Thursday, February 24, 2011

Reading Lists - Magical Realism

Magical realism is a genre in which magical elements are blended into a realistic atmosphere in order to access a deeper understanding of reality. Unusual events—a rain of flowers, a priestly levitation, or a sudden transformation, for example — are presented as marvelous parts of the everyday, and surprisingly credible in the context at hand. The genre is largely associated with Latin American writers of the late 20th Century.

The Boy with the Cuckoo-Clock Heart by Mathias Malzieu
Saved from death with a grafted clock for a heart, little Jack is warned never to fall in love lest his fragile clock-heart break. Despite this warning, Jack falls in love, and he must flee from home when his emotions stir him to violence. His quest is a beautifully written tale of love, filled with vivid metaphors and fantastical inventions.

Chocolat by Joanne Harris
When the beautiful and mysterious Vianne moves to Lansquenet and opens a chocolate shop across from the church, the inhabitants of the tiny village find themselves torn between the solemn law of religion and the joyful rewards of Vianne's confections. Harris' writing conveys a multitude of images and captures the self-absorption of small-town life in France.

The Girl Who Chased the Moon by Sarah Addison Allen
Emily goes to Mullaby, NC hoping to solve the riddles surrounding her mother's life. But the moment she enters the house where her mother grew up, Emily realizes that mysteries in Mullaby are a way of life. Wallpaper that changes with mood, a sweet scent to call one home, and boys who glow in the moonlight will make readers jealous they can't live in this magical world.

The Gravedigger by Peter Grandbois
Juan Rodrigo, a gravedigger in a small village in Andalucía, hears the voices of the dead and recounts their tales for the villagers. A gifted storyteller, Juan interjects lessons in understanding and forgiveness in his stories. Juan’s compassionate nature is put to the test when his daughter Esperanza falls in love with a young Gypsy boy.

The House of the Spirits by Isabel Allende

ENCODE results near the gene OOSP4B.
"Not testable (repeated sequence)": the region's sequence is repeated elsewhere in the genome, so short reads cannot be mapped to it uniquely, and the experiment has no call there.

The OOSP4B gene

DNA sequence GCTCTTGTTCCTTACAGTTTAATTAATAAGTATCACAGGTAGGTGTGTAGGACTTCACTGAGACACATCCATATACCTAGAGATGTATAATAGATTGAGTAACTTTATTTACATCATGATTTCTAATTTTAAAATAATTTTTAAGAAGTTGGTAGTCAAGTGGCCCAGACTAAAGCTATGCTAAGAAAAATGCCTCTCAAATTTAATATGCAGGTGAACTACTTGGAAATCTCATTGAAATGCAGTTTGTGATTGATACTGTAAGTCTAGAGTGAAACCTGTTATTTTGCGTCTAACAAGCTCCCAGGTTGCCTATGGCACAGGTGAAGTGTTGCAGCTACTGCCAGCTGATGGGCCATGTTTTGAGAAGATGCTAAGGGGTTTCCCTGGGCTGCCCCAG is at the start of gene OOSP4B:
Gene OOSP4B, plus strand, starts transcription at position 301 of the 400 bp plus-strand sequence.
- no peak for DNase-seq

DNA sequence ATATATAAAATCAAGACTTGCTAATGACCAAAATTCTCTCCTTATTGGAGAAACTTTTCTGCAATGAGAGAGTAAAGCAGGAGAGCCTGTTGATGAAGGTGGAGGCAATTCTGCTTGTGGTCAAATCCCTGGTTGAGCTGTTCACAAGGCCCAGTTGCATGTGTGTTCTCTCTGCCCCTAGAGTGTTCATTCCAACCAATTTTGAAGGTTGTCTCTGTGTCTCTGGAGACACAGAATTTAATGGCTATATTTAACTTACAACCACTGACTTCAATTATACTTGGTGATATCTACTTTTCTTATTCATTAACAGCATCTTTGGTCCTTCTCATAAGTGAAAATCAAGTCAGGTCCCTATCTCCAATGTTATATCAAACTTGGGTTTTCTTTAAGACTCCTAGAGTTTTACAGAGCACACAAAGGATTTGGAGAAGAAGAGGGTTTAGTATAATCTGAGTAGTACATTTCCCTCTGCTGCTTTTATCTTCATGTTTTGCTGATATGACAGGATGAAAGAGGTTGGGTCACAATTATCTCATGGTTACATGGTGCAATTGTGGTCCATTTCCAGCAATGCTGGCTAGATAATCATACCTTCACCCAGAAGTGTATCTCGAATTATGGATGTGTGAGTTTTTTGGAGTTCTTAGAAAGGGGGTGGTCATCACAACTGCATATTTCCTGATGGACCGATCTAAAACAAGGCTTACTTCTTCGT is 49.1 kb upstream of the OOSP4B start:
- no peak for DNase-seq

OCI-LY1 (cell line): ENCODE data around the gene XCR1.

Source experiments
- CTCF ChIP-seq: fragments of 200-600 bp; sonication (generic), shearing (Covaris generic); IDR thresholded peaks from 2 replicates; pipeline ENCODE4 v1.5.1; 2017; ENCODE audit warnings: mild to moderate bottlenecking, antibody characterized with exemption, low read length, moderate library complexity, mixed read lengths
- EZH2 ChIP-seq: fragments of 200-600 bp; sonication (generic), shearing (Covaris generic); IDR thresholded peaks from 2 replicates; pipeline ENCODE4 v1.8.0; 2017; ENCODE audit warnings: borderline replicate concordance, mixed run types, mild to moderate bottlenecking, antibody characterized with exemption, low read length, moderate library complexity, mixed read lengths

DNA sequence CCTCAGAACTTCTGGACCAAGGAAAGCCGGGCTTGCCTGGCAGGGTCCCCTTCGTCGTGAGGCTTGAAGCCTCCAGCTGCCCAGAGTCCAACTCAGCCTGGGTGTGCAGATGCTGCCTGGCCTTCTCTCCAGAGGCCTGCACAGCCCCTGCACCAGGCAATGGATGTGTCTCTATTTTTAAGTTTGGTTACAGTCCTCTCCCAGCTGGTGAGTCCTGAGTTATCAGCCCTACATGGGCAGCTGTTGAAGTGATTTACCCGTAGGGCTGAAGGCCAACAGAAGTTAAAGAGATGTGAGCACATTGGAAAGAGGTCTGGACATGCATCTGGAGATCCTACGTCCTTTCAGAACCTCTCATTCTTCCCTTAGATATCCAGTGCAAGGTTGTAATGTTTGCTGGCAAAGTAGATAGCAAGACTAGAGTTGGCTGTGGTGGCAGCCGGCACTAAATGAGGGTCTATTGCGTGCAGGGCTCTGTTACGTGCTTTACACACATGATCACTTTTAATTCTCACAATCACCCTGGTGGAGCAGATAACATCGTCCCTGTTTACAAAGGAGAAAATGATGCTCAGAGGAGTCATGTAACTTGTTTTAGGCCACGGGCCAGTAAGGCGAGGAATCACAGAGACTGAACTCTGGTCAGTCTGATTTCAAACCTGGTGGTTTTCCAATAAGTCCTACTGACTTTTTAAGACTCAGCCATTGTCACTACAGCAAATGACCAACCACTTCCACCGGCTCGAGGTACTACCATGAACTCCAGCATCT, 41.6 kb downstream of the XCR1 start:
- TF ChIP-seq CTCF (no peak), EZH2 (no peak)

This is a strong, absorbing Chilean family chronicle and meditation on a people and nation victimized and brutalized by their past. It begins with Esteban, the patriarch of the wealthy Trueba family, who mistreats and abuses those beneath him until he falls under the spell of young Clara (who has the gifts of telekinesis and soothsaying).

Like Water for Chocolate by Laura Esquivel
Tita is expected to spend her life waiting on Mama Elena and never to marry. When her beloved Pedro becomes engaged to Tita’s sister, they manage to communicate their affection through the dishes Tita prepares for Pedro and Pedro’s rapturous appreciation. Eventually, Tita's culinary wizardry unleashes uncontrollable forces, with surprising results.

Midnight’s Children by Salman Rushdie
Saleem Sinai is born at the stroke of midnight on August 15, 1947, making him exactly contemporary with the life of India-as-a-nation. All of the "midnight children" are equipped with powers of telepathic communication, foresight, and heightened individual sensoria—Saleem's gift is the ability to literally smell change.

The New Moon’s Arms by Nalo Hopkinson
On a fictional Caribbean island, Calamity has reached midlife and major changes are in store for her. A hot flash magically produces a pin she lost in childhood, marking the return of her special power for finding lost things, which she hasn’t had since childhood. When Calamity’s power turns up a lost toddler, she takes him in and her life changes more.

One Hundred Years of Solitude by Gabriel García Márquez
This is the foremost novel of the genre and one of the great books of the 20th Century. It’s the history of a multigenerational family and its town, the Buendias of Macondo. As each generation plays out its inheritance and destiny, the Buendias and their village lose both solitude and innocence. García Márquez’s storytelling celebrates man's creative abilities in the face of inevitable catastrophe.

The Particular Sadness of Lemon Cake by Aimee Bender
Discovering in childhood a supernatural ability to taste the emotions of others in their cooking, young Californian Rose Edelstein grows up to regard food as a curse when it reveals everyone's secret realities. How she and others learn to cope—or not, as the case may be—is the small, sad story Rose shares in this bittersweet coming-of-age novel.

The Red Garden by Alice Hoffman
In interrelated stories, Hoffman traces the multi-generational story of wintry Blackwell, a fictional Massachusetts town, from 1750 to the present. Her characters—from town founder Hallie Brady to the visiting Johnny Appleseed—are richly diverse and vivid. Linking them all is an extraordinary garden, where the greenest plant grows red and the answers to life's mysteries can be found.

Tomato Rhapsody by Adam Schell
The core of this tale is the forbidden love of a Jewish tomato farmer and a rich Catholic girl, who live in a village full of eccentrics who speak in rhyme, celebrate the Feast of the Drunken Saint, and live a life untouched by the passage of time. Tradition, religion, and good taste collide in a story about the courage to pursue love and tomato sauce.

When Autumn Leaves by Amy Foster
In the tiny town of Avening in the Pacific Northwest, life hums with a peculiar sort of energy. Some call the town enchanted; others call it quirky. The town witch and wise woman, Autumn is ready to retire and must find a replacement from among the locals, strong men and women whose stories are both heartwarming and heartbreaking.

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